Have you ever heard of a feast so honoured and loved by folks that it is included in the list of the Intangible Cultural Heritage of the country? Any guesses?
Buckle up everyone! We are heading to a beautiful country - Sakartvelo, mostly known as Georgia.
Company Bego by Niko Pirosmani (1907)
Not only does Georgia have breathtaking views and hospitable people but it’s also full of the most delicious dishes you could ever taste. It’s not surprising that with such an excellent cuisine, there are even traditions of feasting. So “Supra” is a traditional feast and an important part of Georgian social culture. Basically, there are two types of Supra: “Keipi” is a festivity banquet on the occasion of a wedding, birthday or another fun gathering, “Kelekhi” - a sombre meal before, during or after a funeral.
Any type of Supra is always led by a Tamada, the toastmaster who introduces each toast and then speaks about the topic. After the tamada has spoken, the toast continues, the guest who wishes to speak raises their glass, gives a toast and then drains their glass. Supra table is a foodie’s dream, a tablecloth covered in literal enormous amount of Georgia’s unique local cuisine dishes - it’s almost impossible not to overeat! No need to worry, this experience even has a proper untranslatable name - "Shemomechama". This adorable word is used to describe a situation when you are full and didn’t intend to eat so much but you accidentally did, due to this food was SO good you had zero chance to stop.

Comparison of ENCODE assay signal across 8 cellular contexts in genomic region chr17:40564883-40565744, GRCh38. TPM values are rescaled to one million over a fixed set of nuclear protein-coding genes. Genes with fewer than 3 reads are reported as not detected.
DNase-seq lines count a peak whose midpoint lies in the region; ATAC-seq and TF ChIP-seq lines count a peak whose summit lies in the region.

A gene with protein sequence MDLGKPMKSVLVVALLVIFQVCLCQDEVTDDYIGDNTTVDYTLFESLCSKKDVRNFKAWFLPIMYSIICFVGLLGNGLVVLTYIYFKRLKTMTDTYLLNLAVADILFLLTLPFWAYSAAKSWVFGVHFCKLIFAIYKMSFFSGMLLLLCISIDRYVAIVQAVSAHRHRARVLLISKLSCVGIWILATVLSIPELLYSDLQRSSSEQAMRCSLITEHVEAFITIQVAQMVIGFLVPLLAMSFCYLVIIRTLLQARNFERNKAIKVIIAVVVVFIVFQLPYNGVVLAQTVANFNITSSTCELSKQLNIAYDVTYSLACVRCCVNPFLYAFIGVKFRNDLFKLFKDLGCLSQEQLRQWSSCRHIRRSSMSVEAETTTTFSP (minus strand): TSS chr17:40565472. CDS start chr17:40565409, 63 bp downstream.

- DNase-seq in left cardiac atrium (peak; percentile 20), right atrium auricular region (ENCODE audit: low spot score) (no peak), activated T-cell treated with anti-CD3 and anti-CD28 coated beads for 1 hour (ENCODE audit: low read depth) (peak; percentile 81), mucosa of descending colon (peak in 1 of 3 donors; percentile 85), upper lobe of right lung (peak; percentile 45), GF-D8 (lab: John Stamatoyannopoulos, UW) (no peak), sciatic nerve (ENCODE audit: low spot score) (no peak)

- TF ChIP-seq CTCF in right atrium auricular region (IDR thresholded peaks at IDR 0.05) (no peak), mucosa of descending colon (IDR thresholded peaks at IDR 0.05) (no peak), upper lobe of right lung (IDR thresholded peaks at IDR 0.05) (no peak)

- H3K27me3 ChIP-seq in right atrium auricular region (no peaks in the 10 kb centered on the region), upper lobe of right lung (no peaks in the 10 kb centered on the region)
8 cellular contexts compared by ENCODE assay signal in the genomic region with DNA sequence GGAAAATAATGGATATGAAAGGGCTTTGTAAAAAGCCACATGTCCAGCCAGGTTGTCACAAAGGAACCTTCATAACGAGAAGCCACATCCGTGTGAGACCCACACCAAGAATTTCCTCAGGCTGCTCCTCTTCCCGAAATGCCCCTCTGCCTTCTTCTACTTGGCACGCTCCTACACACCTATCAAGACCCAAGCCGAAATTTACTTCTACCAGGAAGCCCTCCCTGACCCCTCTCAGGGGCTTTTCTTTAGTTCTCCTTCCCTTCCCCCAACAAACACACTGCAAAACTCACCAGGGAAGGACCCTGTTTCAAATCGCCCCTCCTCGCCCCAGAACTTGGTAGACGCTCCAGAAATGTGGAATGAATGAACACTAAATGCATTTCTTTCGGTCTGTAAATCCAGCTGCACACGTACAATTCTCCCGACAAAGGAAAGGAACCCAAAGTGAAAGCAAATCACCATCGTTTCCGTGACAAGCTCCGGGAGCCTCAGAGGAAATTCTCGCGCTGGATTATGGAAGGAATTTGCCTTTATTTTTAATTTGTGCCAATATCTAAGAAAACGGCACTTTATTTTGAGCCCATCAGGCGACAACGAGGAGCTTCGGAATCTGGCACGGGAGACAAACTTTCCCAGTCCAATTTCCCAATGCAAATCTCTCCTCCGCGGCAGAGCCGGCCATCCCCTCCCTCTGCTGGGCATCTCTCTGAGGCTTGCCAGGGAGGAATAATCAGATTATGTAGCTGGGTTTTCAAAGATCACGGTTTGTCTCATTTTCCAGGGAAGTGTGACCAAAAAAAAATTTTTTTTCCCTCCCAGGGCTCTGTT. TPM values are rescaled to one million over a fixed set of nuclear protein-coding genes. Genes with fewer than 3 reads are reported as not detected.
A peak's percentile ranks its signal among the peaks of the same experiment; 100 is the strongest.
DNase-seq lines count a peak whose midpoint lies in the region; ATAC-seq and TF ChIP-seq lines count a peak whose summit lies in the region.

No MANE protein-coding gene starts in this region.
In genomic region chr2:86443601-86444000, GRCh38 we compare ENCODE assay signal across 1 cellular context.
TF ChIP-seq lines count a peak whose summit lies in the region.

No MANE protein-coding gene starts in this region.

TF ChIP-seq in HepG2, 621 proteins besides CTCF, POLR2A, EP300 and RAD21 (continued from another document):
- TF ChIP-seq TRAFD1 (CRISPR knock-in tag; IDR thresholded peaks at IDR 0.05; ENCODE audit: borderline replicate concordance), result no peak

Folk songs and dances are another important component of every Supra. Georgian polyphonic singing has been included in the UNESCO Intangible Cultural Heritage Lists since 2008, can you imagine how great it is?
Obviously, it’s impossible to fully understand the beauty of Georgian feasting culture without trying it yourself. So what do you think, would you like to attend Supra? And what’s your favourite food-related tradition in your country?